The Very Greek Greek Jews of Manhattan’s Lower East Side

NEW YORK – As Greek and Jewish-Americans, friends and colleagues for a century, discover how much they have in common in the wake of the deepening of relations between Greece, Israel, and Cyprus, both groups are fascinated to learn about the Romaniote Jews of Ioannina.
The keeper of that historic treasure in New York is Marcia Haddad Ikonomopoulos, Scholar in Residence of the historic Kehila Kedosha Janina synagogue at 280 Broome Street that was built in 1927 in Lower Manhattan and director of its museum.
The most recent of Ikonomopoulos’ stream of presentations focused on the life of the Romaniotes – Jews who unlike the Sephardim, have lived in Greece for more than 2000 years and have a Greek identity – on the Lower East Side in the early 20th century.
Her presentation was enriched by images of ship manifests and historic photos depicting everything from arrivals at Ellis Island to family and business life.
She presented an overview of Greek immigration, which began in large numbers in 1890 and received pushes from the Balkan wars and WW I, and said she looks forward to learning more about the Greek Christians of the nearby parish of St. Barbara.
One major difference between the two groups is that in the first wave, Greek Christians came as single men. “Greek Jews came over as families…but what distinguished Greek-speaking Jews from Jews of other backgrounds is their Greekness,” she said. In photos of joint gatherings, except for the rabbi and clergy like Archbishop Athenagoras, the guests were indistinguishable.
Ikonomopoulos illustrated the community’s story by focusing on a few families, especially the Colchamiro-Kalchimiras clan.
On July 22, 1905, 31 year-old Leon Colchamiro and his wife, Julia, in set foot on the shores of America.
On the ship manifest, his name appeared as Leon Kalchimiras and he is listed as Greek.
She warned researchers that as valuable as the information on ship manifests can be, “many are treasures troves of lies – or misinterpretations.” Leon was listed as not having an occupation and with Piraeus as his last residence – wrong on both counts.
HIs journey began in Ioannina must have been especially difficult for Julia. Although she was accompanied by her two oldest, she left behind her two youngest sons. Ultimately the family had eight children.
“It was her duty to follow her husband and Leon had dreams and ambitions that could not be fulfilled in Ioannina, where antiquated Greek inheritance laws that divided children’s shares impoverished families.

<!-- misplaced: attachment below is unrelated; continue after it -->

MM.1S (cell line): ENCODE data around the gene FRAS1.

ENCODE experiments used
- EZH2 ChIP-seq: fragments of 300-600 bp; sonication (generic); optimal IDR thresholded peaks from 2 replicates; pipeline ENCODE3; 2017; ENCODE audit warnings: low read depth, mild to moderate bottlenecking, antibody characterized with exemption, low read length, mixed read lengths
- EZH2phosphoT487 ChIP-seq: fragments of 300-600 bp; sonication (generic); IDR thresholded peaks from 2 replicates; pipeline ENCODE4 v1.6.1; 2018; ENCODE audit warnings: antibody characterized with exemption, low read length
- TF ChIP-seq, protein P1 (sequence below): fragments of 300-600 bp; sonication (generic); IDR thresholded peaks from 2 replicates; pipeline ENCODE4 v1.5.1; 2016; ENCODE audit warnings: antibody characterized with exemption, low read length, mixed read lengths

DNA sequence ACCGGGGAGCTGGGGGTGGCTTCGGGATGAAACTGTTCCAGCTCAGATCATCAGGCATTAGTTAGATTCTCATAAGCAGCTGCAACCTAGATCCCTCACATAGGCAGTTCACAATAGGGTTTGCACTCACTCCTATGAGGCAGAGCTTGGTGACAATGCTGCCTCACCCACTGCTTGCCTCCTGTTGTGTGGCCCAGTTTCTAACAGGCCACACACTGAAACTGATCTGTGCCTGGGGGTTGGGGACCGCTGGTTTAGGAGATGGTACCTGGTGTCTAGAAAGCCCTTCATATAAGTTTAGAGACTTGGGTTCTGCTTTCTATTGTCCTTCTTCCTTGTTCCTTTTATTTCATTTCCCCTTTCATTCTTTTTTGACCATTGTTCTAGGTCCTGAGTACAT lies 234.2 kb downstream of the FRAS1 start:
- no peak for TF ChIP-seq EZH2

Leon’s younger brother Elias was the first Colchamiro to arrive. He loved playing the bouzouki and was often found in the Greek nightclubs on Manhattan’s West Side, “the Café Amans as they were known.”
Like their fellow Greeks, the Romaniotes took to American entrepreneurship right away. The Jews from Ioannina found a niche in the garment industry making women garments – and as early as 1911 the Colchamiro brothers are listed in a directory as operating a number of businesses.
Greek Christians will find the whole story familiar. Leon brought most of his extended family to New York and helped established the synagogue at 280 Broome Street and the sisterhood of Ioannina, the philanthropic organization that continues to help the community.
Like all first generation Greek-Americans, they made a great effort to preserve the language. “When St. Barbara’s opened in 1927 – interestingly enough in a converted synagogue – it would be the natural place to send their children,” Ikonomopoulos said.
“What is interesting is that Polish, Italian, and Yiddish speaking Jewish immigrants did not send their children to learn those languages, but Greek immigrants, both Jewish and Christian, sent their children to learn Greek,” she added.
The Greek Jews were never comfortable attending the Spanish langue synagogues nearby, just as Greek Orthodox Christians did not worship at non-Greek churches.
Ikonomopoulos showed photos of 14 people living in a 2-bedroom apartment and said, “While their apartments were small their aspirations were not. And they had to appear important. There was a popular shoe shine stand on the corner of Allen and Broome and the women also looked their best when they went out.
“Every occasion became a celebration. A picnic in the park was not complete without the lilting strains of bouzouki music. At night they attended night clubs attended by Greeks – Christians and Jews – Turks and Armenians. Music was the diplomacy that brought them together.”
Like the Greek Christians, Greek Jews “worked hard, but this is why they came to the United States, to make a better life for themselves and their families. Their shops lined Allen Street and their hard toil paid off as their children and grandchildren lived the American dream and became professionals.”
She concluded with a touching story about attending a Colchamiro family reunion. Ikonomopoulos looked out at the 156 attendees, a mix of doctors, lawyers, professors, architects, with tears in her eyes and she said to them “how proud your ancestors would have been!”
The synagogue – its website is – has been beautifully restored and the architect was also named Leon Colchamiro. That is no coincidence. Like Greek Christians, he was named after his grandfather, its founder.